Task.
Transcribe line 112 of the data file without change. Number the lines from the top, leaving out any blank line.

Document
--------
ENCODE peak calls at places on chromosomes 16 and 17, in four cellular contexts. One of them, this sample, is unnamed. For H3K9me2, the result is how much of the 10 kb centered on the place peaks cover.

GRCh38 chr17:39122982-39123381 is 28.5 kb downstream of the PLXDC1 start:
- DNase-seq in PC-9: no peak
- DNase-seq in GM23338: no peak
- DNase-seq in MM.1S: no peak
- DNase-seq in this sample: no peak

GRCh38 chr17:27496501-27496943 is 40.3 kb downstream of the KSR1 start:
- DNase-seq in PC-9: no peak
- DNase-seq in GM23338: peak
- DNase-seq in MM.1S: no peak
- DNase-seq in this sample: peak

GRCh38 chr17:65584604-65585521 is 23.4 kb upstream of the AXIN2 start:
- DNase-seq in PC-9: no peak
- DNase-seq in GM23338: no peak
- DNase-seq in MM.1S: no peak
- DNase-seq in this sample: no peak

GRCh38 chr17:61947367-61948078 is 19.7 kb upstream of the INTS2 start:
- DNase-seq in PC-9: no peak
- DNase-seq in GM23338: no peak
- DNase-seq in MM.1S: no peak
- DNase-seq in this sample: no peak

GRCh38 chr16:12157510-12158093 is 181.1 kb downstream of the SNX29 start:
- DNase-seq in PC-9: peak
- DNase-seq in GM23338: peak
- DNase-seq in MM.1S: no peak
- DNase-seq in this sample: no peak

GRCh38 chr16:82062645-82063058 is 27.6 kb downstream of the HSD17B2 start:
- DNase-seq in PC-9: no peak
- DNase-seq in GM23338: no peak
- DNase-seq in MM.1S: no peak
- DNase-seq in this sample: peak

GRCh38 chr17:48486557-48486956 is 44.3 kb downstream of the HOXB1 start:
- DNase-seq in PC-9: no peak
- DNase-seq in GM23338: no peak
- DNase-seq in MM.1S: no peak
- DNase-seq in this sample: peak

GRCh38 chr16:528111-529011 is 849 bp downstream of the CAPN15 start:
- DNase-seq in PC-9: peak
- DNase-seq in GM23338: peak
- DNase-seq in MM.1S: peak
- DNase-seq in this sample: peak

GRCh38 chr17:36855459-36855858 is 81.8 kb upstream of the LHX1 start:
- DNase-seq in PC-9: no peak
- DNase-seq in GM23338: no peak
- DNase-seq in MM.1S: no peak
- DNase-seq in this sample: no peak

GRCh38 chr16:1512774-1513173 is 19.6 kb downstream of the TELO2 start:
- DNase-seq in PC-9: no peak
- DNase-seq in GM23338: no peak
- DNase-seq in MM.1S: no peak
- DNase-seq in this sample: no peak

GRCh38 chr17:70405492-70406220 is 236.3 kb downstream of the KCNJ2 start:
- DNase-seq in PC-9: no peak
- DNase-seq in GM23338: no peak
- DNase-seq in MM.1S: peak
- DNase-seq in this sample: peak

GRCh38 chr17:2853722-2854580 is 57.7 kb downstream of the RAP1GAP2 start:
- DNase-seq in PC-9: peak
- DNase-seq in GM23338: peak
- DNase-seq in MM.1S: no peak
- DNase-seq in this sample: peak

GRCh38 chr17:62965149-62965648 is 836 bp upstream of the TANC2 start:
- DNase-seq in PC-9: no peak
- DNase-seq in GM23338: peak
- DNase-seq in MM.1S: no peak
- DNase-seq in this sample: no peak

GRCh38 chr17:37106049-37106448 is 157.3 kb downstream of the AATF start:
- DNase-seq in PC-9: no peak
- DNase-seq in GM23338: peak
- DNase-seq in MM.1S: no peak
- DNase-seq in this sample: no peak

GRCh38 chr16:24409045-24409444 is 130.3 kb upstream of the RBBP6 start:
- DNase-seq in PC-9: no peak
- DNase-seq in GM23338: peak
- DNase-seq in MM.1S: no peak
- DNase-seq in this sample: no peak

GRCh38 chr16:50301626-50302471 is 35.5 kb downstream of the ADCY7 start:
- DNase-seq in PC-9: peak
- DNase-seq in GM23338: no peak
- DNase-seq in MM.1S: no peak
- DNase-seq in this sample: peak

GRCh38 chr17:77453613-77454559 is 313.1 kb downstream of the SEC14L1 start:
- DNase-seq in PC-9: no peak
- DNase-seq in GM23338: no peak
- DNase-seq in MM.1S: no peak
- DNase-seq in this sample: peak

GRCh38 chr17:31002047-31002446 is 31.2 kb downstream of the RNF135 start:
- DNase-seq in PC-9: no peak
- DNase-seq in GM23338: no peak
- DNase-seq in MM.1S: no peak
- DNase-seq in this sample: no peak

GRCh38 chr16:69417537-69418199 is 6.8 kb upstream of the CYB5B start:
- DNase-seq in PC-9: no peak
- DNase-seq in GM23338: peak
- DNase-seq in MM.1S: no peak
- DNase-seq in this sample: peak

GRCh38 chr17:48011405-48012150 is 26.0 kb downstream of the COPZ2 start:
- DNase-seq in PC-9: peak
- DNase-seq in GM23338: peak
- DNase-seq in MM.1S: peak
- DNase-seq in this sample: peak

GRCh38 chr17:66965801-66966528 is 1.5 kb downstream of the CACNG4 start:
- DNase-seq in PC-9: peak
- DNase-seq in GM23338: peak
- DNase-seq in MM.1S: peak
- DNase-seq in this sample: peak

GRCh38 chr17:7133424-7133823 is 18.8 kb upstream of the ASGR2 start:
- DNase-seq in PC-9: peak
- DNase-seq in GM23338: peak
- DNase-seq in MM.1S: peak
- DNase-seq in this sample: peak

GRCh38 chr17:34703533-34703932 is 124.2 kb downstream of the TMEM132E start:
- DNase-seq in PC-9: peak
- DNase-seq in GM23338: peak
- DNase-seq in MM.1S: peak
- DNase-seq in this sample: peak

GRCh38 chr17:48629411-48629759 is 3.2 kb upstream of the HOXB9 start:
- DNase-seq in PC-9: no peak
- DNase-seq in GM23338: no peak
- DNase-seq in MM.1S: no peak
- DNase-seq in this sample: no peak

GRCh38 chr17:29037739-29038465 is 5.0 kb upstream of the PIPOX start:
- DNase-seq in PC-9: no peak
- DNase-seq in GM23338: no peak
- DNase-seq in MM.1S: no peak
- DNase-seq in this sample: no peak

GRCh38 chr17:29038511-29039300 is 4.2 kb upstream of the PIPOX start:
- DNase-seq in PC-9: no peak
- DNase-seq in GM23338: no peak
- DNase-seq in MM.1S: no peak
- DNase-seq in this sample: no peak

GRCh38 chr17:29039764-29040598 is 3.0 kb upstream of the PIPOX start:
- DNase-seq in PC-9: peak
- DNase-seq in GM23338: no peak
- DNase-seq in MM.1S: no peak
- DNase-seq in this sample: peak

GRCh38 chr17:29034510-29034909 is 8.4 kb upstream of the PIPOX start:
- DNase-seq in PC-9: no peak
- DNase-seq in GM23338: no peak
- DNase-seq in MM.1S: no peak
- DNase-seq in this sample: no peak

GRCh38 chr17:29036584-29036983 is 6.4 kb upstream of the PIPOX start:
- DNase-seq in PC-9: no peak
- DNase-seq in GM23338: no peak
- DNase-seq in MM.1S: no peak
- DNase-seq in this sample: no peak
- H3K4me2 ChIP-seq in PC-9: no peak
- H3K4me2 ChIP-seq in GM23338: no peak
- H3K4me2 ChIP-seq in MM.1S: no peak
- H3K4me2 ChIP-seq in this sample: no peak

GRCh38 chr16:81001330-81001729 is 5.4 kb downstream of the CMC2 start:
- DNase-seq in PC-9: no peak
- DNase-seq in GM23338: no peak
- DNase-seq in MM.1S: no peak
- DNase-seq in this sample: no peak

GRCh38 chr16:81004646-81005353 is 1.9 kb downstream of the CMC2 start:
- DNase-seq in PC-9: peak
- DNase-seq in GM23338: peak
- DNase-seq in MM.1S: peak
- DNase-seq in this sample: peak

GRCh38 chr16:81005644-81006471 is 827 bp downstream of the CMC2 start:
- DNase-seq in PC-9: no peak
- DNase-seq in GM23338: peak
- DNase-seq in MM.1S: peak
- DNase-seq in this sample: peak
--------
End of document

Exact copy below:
GRCh38 chr17:34703533-34703932 is 124.2 kb downstream of the TMEM132E start: